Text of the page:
How do you tell a visual story without any visuals?
This week on MacBreak Studio, Steve Martin from Ripple Training shows us how to do exactly that.
Final Cut Pro X contains a collection of generators: “generated” content that you can use in your projects. These include color solids, shapes, animated backgrounds, and one called Placeholder which can be surprisingly versatile and powerful.
The Placeholder generator is essentially a mini storyboard generator. It displays greyscale images of people and locations. In the Generator Inspector, you can quickly select how many people and what gender; the framing of those people (long, medium long, medium or close up); one of 14 environments the people are in (e.g., suburban, rural, downtown, beach); the state of the sky; and whether the people are inside or outside. You can even enable notes to appear on the bottom of the screen.
One way to use the generator is as a placeholder for a missing shot; thus the name. But you can also use it to pre visualize an entire scene – or even a complete story. It's a great tool for getting the feel for the flow of scene, and to communicate to a director, camera operator, actors, and others what you want to see in each shot. Getting the cast and crew on the same page before the shoot can save a great deal of time, money, and frustration.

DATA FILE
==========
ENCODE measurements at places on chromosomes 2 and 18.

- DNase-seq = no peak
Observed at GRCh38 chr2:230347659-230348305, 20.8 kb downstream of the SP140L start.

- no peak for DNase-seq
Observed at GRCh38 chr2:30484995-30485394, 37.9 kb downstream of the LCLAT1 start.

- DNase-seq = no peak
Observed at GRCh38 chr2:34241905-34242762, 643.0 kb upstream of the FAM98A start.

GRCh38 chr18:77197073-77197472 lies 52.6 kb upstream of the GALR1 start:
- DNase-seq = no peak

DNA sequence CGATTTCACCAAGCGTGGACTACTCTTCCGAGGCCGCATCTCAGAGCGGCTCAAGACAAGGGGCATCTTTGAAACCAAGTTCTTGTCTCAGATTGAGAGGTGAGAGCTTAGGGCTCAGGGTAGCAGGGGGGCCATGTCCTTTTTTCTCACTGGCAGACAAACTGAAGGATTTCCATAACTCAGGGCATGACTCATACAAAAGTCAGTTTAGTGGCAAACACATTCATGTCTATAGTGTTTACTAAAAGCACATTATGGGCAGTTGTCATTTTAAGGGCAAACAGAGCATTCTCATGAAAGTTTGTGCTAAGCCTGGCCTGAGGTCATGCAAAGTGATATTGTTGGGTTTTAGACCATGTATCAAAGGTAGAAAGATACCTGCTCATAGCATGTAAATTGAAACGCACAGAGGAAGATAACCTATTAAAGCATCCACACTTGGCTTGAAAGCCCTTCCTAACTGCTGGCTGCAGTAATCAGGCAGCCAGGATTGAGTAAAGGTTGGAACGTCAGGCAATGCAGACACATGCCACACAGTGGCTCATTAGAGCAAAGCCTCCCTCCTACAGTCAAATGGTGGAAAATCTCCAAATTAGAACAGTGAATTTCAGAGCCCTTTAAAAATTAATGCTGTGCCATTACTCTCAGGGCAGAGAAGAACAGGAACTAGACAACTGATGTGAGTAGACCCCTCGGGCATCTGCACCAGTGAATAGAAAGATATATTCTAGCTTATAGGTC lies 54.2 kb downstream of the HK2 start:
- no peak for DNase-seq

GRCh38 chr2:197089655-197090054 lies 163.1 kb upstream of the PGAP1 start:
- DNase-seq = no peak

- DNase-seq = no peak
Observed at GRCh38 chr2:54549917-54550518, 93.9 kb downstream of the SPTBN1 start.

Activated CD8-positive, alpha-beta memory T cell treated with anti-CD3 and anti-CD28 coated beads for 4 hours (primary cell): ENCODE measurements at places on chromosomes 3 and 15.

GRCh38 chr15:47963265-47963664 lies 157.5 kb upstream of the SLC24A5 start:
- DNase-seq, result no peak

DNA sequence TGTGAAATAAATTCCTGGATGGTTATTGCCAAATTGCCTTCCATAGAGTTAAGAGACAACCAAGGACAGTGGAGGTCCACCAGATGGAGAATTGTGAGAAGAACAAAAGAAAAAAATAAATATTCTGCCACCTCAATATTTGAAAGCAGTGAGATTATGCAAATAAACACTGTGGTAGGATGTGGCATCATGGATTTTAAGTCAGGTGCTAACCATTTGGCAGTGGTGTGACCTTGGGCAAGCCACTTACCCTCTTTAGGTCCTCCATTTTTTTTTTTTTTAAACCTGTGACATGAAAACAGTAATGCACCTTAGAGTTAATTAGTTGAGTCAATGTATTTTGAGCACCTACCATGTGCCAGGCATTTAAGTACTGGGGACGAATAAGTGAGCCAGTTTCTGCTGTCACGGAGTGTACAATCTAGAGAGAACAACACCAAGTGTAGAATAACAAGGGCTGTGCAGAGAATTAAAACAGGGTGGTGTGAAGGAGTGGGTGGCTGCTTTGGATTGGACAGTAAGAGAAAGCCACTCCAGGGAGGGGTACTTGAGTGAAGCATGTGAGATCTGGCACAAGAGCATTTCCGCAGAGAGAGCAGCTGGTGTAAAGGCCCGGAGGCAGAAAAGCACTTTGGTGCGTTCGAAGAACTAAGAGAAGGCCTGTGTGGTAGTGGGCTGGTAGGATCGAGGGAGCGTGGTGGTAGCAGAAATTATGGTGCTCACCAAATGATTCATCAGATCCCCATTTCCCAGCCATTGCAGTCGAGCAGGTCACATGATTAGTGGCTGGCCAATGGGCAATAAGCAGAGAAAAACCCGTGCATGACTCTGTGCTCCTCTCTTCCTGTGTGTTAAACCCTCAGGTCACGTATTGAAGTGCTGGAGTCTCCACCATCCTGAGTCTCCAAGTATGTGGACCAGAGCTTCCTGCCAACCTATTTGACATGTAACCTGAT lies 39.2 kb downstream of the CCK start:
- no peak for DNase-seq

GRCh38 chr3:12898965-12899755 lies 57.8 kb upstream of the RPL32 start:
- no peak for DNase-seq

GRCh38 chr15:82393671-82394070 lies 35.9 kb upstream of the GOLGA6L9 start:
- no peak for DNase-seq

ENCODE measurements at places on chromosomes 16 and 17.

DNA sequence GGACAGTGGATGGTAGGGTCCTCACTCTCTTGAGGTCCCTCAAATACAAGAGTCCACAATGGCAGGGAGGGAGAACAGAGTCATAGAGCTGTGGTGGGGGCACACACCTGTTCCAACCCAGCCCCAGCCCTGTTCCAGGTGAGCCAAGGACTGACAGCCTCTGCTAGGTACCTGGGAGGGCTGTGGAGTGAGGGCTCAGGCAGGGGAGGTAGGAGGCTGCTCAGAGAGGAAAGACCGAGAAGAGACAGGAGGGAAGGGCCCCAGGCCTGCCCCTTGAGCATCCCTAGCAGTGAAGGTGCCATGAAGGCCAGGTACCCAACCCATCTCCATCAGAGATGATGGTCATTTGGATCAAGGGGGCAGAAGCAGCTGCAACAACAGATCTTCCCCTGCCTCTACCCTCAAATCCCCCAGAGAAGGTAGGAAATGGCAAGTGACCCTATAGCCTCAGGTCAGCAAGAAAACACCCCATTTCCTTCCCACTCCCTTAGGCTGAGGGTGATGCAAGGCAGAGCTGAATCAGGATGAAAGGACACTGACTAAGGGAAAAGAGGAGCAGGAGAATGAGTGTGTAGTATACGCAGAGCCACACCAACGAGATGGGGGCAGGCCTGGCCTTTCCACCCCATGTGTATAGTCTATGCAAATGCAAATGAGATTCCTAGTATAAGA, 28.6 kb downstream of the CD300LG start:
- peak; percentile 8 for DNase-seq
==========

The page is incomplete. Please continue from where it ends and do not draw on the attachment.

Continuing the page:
You can even animate the placeholder images by applying the Ken Burns effect to move zoom in or out or move across the frame of a shot, simulating a camera move.
And by combining the Placeholder generator with Ripple Callouts, you can make them even more useful. Callouts includes arrows, circles, magnifiers, and other visual annotation tools that perfectly complement a storyboard. For example, as Steve demonstrates, you can quickly add arrows to indicate camera movement. Make sure to tune in next week when Steve will demonstrate how to modify the Placeholder generator using Motion.